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What's in a Name ?The Effect of an Artist's Name on Aesthetic Judgements

Listed author(s):
  • Axel Cleeremans
  • Victor Ginsburgh
  • Olivier Klein
  • Abdul Ghafar Noury

Both economists and art historians suggest that the name of the artist is important and belongs with the work. We carried out an experiment to explore the influence that the presence and knowledge of an artist’s name exert on aesthetic judgments. Forty participants (20 students majoring in psychology and 20 in art history) were asked to rank twelve works painted by different artists, some of which bore the name of their actual creators, others not. The results demonstrated that the presence of artists’ names led to higher rankings among psychology majors, but only if they had been attending to the presented names. In contrast, in the case of art students, it was knowledge of the artists that predicted judgments. The results suggest that for people untrained in the visual arts, the presence of a name can function as heuristic cue to denote value.Keywords: Name of artist, context, perception, experimental aesthetics.

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File URL: https://dipot.ulb.ac.be/dspace/bitstream/2013/229783/3/2016-23-CLEEREMANS_GINSBURGH_KLEIN_NOURY-whats.pdf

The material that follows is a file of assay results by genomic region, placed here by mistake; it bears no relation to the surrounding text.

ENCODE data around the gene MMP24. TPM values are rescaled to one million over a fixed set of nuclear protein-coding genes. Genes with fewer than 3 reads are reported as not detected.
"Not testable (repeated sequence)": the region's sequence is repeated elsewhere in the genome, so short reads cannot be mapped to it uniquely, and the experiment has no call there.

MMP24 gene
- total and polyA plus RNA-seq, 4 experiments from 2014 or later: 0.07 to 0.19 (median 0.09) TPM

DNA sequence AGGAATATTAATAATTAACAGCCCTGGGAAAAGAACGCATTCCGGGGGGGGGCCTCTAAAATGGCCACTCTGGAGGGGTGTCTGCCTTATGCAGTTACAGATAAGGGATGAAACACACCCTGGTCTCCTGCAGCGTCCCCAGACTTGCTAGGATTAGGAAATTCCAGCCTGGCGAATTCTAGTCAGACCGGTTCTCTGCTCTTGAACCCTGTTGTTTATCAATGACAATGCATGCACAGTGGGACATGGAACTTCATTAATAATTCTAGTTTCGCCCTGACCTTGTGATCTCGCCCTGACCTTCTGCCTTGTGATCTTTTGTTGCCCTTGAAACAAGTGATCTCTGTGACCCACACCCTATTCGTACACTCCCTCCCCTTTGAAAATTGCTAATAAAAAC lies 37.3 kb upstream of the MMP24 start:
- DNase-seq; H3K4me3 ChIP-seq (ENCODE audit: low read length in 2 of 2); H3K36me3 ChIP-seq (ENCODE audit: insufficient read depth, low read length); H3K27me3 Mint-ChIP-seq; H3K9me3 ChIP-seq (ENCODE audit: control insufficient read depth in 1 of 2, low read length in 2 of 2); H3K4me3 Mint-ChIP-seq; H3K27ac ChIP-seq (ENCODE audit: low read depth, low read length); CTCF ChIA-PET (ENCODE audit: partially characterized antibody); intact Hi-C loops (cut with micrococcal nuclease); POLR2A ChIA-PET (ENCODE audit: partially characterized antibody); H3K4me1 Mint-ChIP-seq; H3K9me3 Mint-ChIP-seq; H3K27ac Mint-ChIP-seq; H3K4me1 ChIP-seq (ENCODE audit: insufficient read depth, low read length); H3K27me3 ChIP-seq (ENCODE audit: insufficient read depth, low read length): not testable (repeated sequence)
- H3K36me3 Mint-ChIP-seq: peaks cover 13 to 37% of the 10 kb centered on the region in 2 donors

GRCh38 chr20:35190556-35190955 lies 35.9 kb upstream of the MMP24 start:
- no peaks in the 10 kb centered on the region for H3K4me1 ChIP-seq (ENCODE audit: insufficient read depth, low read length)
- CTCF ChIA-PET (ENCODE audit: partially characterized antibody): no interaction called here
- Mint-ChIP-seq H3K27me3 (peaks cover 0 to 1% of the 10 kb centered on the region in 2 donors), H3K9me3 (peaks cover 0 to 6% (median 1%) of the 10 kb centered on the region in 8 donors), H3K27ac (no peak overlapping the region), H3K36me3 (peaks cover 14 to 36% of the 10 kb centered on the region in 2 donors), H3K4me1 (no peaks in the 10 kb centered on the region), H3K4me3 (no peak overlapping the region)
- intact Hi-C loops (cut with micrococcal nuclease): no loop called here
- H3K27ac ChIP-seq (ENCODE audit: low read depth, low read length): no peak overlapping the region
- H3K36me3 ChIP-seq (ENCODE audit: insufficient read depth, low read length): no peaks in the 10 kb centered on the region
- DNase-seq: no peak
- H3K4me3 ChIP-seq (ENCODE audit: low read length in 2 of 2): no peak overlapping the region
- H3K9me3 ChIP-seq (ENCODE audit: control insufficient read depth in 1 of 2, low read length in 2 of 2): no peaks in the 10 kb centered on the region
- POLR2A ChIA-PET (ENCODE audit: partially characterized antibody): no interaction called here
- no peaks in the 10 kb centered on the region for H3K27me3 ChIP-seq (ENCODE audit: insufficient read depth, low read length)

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Paper provided by ULB -- Universite Libre de Bruxelles in its series Working Papers ECARES with number ECARES 2016-23.

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Length: 16 p.
Date of creation: May 2016
Publication status: Published by:
Handle: RePEc:eca:wpaper:2013/229783
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  1. Marianne Bertrand & Sendhil Mullainathan, 2004. "Are Emily and Greg More Employable Than Lakisha and Jamal? A Field Experiment on Labor Market Discrimination," American Economic Review, American Economic Association, vol. 94(4), pages 991-1013, September.
  2. Maheswaran, Durairaj, 1994. " Country of Origin as a Stereotype: Effects of Consumer Expertise and Attribute Strength on Product Evaluations," Journal of Consumer Research, Oxford University Press, vol. 21(2), pages 354-365, September.
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